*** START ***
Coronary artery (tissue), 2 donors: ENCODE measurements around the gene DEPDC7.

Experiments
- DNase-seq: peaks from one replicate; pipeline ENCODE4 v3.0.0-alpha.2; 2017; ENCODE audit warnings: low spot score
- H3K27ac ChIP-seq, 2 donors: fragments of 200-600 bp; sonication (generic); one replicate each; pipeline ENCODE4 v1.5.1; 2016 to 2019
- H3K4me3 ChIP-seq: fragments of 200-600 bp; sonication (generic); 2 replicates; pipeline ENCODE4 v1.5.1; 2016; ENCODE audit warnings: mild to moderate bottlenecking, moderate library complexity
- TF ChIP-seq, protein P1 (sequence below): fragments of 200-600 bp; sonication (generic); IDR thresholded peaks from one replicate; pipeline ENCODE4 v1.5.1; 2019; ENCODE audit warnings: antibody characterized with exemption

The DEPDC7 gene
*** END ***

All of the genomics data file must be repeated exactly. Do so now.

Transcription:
Coronary artery (tissue), 2 donors: ENCODE measurements around the gene DEPDC7.

Experiments
- DNase-seq: peaks from one replicate; pipeline ENCODE4 v3.0.0-alpha.2; 2017; ENCODE audit warnings: low spot score
- H3K27ac ChIP-seq, 2 donors: fragments of 200-600 bp; sonication (generic); one replicate each; pipeline ENCODE4 v1.5.1; 2016 to 2019
- H3K4me3 ChIP-seq: fragments of 200-600 bp; sonication (generic); 2 replicates; pipeline ENCODE4 v1.5.1; 2016; ENCODE audit warnings: mild to moderate bottlenecking, moderate library complexity
- TF ChIP-seq, protein P1 (sequence below): fragments of 200-600 bp; sonication (generic); IDR thresholded peaks from one replicate; pipeline ENCODE4 v1.5.1; 2019; ENCODE audit warnings: antibody characterized with exemption

The DEPDC7 gene